A Balancing Act

Wheel-service equipment makes easy work of advanced vehicles.

The telltale signs of unbalanced wheels are easy to catch: vibration in the floorboard or steering wheel at highway speeds, and scalloped or cupped wear patterns on the tire. An unbalanced tire usually means one section of the tire is heavier than others. One ounce of imbalance on a front tire is enough to cause a noticeable vibration in the steering wheel at about 60mph.

But for a busy tech, going from perilous shakes to that new-car ride isn't always a smooth transition, especially given the new complexities of tires and cars in general. Newer, more sophisticated car models are demanding a more complex market of high-tech, and oftentimes more expensive, wheel-balancing equipment.

Diagnosing the shakes

From price to features to training, there are a whole lot of issues involved when selecting, and selling, wheel balancing equipment.

"Reliability and accuracy are interchangeable when selecting this equipment," said Bob Surey, TeamBear USA national sales manager. "And I would also add to that life expectancy. Customers get very frustrated when they have a 5- or 6-year-old balancer and they're told that the parts are no longer available."

More high-end machines measure an array of vibration-related issues, and troubleshoot more than the balancing alone. In most instances of unwanted gyrations, balancing is only part of the problem.

"Companies do more than balance on the assembly line," said David Scribner, product manager for Hunter Engineering. "They are measuring eccentricities … they're measuring radial force, non-uniformities. Tires, in fact, are being match-mounted/assembled by outside contractors at outside plants."

Kevin Keefe, director of marketing at Hennessy Industries, also notices big issues going on from the tire and wheel side, as OEMs have expanded options and continue to introduce more wheel designs to the market.

"A lot of times the root of the problem isn't so much the balancer," Keefe said. "Shafts and cones are usually good for three years or 30,000 cycles. A 10 inch diameter wheel nick will cause 8 ounces of error, and the balancer will show zero.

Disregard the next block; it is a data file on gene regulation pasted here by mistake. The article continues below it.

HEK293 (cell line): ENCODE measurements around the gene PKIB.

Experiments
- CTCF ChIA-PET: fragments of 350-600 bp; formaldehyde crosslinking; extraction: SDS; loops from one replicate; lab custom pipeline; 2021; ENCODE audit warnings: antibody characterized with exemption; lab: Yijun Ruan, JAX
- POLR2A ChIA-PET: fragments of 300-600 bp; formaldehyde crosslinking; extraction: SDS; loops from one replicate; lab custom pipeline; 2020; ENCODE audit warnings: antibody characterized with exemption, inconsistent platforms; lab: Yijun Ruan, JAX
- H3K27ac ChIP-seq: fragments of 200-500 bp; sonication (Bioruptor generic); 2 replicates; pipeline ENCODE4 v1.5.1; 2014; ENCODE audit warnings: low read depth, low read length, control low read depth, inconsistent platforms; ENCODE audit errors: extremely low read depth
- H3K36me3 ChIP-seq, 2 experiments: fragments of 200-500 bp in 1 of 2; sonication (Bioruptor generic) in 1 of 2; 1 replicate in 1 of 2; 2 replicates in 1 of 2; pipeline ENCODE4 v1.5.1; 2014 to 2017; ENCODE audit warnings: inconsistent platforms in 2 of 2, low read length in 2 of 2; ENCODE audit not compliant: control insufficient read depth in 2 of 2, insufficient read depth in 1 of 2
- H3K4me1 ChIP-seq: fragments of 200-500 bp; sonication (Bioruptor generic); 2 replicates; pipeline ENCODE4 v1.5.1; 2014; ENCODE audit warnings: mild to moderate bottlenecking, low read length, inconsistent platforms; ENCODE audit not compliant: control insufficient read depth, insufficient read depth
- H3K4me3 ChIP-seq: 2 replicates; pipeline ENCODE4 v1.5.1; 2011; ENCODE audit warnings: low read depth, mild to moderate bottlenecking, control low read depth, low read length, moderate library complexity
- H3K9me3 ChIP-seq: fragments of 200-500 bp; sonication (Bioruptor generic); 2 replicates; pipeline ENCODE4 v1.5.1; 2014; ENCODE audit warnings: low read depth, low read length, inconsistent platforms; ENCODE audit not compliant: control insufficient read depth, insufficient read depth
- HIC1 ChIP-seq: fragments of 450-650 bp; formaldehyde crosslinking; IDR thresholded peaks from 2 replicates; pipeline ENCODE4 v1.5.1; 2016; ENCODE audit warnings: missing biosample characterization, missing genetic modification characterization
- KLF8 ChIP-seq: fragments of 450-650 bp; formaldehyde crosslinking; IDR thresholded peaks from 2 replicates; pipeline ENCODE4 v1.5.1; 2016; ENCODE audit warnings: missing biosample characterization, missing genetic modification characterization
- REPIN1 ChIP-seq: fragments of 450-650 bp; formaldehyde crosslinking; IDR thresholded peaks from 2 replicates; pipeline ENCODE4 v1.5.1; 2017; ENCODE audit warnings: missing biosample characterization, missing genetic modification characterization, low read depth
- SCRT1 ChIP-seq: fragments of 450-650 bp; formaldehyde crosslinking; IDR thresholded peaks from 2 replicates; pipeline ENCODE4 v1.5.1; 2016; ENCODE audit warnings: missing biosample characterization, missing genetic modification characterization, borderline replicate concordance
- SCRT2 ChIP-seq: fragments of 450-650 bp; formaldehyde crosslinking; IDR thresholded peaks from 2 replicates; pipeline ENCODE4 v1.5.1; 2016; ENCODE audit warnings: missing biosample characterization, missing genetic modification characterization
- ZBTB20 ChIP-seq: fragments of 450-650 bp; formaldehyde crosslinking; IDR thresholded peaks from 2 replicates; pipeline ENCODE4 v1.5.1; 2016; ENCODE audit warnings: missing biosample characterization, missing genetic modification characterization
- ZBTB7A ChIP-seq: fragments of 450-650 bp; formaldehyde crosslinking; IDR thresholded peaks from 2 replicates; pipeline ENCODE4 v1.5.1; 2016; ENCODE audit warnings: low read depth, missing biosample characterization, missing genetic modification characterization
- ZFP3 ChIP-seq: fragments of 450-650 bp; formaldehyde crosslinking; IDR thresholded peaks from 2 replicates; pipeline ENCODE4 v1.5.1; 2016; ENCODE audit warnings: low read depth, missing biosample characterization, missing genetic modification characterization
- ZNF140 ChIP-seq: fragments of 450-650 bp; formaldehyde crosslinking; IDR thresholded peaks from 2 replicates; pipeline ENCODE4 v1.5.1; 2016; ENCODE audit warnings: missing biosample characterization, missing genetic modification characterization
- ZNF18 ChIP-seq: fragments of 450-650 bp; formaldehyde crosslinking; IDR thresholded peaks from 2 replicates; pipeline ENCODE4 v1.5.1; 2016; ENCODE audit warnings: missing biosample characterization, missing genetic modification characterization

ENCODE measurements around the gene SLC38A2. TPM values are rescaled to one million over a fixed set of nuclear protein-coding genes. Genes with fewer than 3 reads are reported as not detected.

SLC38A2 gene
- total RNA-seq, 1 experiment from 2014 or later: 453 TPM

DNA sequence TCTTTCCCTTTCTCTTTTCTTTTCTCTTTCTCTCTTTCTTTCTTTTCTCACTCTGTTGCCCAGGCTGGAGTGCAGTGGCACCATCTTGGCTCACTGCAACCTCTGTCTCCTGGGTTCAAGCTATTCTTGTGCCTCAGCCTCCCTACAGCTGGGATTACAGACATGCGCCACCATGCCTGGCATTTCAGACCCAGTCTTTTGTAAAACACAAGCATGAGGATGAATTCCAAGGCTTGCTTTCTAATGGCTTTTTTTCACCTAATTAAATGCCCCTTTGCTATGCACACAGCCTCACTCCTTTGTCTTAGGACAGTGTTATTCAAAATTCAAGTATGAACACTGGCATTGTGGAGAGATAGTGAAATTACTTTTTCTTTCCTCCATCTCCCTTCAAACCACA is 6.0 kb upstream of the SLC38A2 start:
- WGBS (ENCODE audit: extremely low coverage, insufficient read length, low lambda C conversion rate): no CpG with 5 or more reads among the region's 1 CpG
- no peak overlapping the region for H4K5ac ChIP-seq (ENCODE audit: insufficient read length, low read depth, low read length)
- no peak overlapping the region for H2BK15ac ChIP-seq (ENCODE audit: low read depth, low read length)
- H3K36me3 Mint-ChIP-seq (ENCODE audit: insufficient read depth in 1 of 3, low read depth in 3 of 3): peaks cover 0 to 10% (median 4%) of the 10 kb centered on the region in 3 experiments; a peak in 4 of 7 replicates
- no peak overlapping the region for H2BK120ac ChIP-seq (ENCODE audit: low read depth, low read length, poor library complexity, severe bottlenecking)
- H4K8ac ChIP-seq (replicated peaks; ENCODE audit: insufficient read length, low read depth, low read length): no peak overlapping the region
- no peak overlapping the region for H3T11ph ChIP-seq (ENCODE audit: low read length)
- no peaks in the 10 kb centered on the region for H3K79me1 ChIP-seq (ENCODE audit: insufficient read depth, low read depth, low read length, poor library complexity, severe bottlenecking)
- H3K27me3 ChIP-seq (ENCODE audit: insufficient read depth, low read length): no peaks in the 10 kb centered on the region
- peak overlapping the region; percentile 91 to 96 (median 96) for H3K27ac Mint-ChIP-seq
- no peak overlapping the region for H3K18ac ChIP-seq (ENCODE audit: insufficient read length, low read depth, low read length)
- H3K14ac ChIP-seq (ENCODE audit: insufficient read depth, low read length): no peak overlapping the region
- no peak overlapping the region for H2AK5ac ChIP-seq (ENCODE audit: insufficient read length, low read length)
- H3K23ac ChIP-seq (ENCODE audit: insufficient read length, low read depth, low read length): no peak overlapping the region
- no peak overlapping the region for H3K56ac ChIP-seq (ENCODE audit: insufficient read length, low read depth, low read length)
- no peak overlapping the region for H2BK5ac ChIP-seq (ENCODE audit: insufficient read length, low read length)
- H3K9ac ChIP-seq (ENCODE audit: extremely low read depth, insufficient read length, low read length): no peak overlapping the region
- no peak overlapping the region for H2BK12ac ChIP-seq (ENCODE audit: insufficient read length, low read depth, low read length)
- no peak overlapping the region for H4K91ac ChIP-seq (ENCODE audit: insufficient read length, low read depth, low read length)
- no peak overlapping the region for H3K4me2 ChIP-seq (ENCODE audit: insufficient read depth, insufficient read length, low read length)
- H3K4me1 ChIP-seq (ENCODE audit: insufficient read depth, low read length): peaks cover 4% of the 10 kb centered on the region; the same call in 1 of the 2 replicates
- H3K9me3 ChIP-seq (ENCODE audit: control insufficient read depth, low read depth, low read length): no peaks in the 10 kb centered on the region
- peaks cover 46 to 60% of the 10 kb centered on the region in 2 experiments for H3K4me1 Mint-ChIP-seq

roblems like these will bring a lot of vehicles back. Consider mounting accessories, not just balancers. Most aftermarket wheels are more eccentric — distributors and salesmen must educate end-users."

From the industry standpoint, that means a big shift for wheel service equipment to do more than balancing. The equipment also needs to have the right features and accessories. It needs to maximize ride-feel.

"Wheel balancers used properly will solve the majority of issues," Scribner said.

A multitasking machine

Vehicles are changing. Car companies are giving consumers more sensitive vehicles. So the expectations of the equipment must also evolve. This can be seen in vehicles that are being built with lighter and fewer suspension components, thus changing things like tire construction.

"A good example is the spring rate tension," Scribner said. "Look at the Ford F-150. The tires today look identical to how they looked 15 years ago. But now they have a much higher spring rate. They were 1,000 pounds per square in compressor rate. They're now 2,000. Because the rate has doubled, any irregularities, any non-uniformities, are greatly magnified.

Chassis are also more sensitive and rigid. Non-balancer related forces have the same symptoms as wheels that are out of balance. Any slight error can lead to balancing issues."

Another factor that can affect wheel balance is wheel weight problems. Newer products are performing better balances with less weight. Scribner noted that the average shop spends about $10,000 per year on lead, and the cost of lead is going up.

"Once you get past mounting errors, which are huge, the next issue is usually wheel weight problems," Keefe said. "This often occurs when weights are pulled off of one vehicle and applied to another, leading to problems like static issues, noise-level or out-of-round, where the tires and wheel assembly are not perfectly round. You can balance a brick, but it's not going to roll."

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